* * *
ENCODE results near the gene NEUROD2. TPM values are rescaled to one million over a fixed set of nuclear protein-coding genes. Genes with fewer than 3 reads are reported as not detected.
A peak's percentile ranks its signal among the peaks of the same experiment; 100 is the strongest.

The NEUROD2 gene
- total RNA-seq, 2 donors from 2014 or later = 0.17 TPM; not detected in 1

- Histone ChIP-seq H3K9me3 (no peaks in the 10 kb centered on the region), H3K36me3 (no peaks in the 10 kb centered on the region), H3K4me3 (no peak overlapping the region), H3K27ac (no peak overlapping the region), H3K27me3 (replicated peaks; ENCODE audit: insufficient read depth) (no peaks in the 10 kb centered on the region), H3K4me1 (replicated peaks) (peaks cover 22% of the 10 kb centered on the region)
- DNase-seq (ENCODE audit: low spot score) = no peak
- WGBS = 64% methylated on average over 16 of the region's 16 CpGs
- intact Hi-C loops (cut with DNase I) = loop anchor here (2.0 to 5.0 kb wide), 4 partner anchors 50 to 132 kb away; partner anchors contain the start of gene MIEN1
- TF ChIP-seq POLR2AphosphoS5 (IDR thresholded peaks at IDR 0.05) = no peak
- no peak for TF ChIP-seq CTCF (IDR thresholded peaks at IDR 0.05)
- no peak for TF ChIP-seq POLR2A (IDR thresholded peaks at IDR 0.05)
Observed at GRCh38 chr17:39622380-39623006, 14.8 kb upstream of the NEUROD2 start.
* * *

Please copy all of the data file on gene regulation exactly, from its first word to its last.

ENCODE results near the gene NEUROD2. TPM values are rescaled to one million over a fixed set of nuclear protein-coding genes. Genes with fewer than 3 reads are reported as not detected.
A peak's percentile ranks its signal among the peaks of the same experiment; 100 is the strongest.

The NEUROD2 gene
- total RNA-seq, 2 donors from 2014 or later = 0.17 TPM; not detected in 1

- Histone ChIP-seq H3K9me3 (no peaks in the 10 kb centered on the region), H3K36me3 (no peaks in the 10 kb centered on the region), H3K4me3 (no peak overlapping the region), H3K27ac (no peak overlapping the region), H3K27me3 (replicated peaks; ENCODE audit: insufficient read depth) (no peaks in the 10 kb centered on the region), H3K4me1 (replicated peaks) (peaks cover 22% of the 10 kb centered on the region)
- DNase-seq (ENCODE audit: low spot score) = no peak
- WGBS = 64% methylated on average over 16 of the region's 16 CpGs
- intact Hi-C loops (cut with DNase I) = loop anchor here (2.0 to 5.0 kb wide), 4 partner anchors 50 to 132 kb away; partner anchors contain the start of gene MIEN1
- TF ChIP-seq POLR2AphosphoS5 (IDR thresholded peaks at IDR 0.05) = no peak
- no peak for TF ChIP-seq CTCF (IDR thresholded peaks at IDR 0.05)
- no peak for TF ChIP-seq POLR2A (IDR thresholded peaks at IDR 0.05)
Observed at GRCh38 chr17:39622380-39623006, 14.8 kb upstream of the NEUROD2 start.